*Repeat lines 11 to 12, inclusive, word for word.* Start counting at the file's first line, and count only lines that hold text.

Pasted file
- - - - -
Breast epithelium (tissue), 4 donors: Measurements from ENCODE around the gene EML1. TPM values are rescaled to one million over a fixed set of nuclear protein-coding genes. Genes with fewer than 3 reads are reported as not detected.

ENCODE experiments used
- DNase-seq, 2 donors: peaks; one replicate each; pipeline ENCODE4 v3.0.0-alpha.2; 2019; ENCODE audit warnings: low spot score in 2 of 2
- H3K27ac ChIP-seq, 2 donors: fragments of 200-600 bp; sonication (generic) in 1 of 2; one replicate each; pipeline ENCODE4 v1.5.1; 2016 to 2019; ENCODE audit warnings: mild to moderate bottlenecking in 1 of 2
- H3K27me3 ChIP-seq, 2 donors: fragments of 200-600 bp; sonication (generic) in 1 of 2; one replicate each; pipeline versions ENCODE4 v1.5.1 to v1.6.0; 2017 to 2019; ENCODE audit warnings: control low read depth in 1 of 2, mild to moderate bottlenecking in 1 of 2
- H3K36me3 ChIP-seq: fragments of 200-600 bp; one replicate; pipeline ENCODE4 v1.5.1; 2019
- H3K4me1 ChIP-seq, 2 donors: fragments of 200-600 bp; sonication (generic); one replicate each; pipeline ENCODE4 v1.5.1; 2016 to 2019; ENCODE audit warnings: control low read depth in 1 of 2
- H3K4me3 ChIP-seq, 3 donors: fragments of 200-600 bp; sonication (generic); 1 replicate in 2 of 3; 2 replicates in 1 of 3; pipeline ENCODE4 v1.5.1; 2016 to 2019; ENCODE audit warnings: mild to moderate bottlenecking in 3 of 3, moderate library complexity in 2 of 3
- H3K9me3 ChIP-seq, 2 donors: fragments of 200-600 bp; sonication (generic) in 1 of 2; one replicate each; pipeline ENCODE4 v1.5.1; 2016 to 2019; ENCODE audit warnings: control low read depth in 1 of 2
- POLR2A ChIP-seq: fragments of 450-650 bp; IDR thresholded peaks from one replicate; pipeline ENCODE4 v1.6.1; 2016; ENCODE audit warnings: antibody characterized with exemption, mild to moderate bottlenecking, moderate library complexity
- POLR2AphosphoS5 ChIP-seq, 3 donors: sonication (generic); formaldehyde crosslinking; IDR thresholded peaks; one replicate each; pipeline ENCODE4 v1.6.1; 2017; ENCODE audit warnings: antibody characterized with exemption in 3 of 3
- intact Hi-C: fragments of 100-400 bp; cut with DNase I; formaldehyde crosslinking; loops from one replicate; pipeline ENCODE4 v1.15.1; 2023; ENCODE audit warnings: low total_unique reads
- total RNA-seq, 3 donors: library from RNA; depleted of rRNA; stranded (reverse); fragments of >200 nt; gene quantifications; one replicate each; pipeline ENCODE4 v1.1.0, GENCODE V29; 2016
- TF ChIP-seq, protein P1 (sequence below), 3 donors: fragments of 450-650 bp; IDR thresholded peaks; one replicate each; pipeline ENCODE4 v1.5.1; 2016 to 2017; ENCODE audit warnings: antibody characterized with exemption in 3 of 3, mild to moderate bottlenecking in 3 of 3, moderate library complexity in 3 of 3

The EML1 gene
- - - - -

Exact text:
- POLR2AphosphoS5 ChIP-seq, 3 donors: sonication (generic); formaldehyde crosslinking; IDR thresholded peaks; one replicate each; pipeline ENCODE4 v1.6.1; 2017; ENCODE audit warnings: antibody characterized with exemption in 3 of 3
- intact Hi-C: fragments of 100-400 bp; cut with DNase I; formaldehyde crosslinking; loops from one replicate; pipeline ENCODE4 v1.15.1; 2023; ENCODE audit warnings: low total_unique reads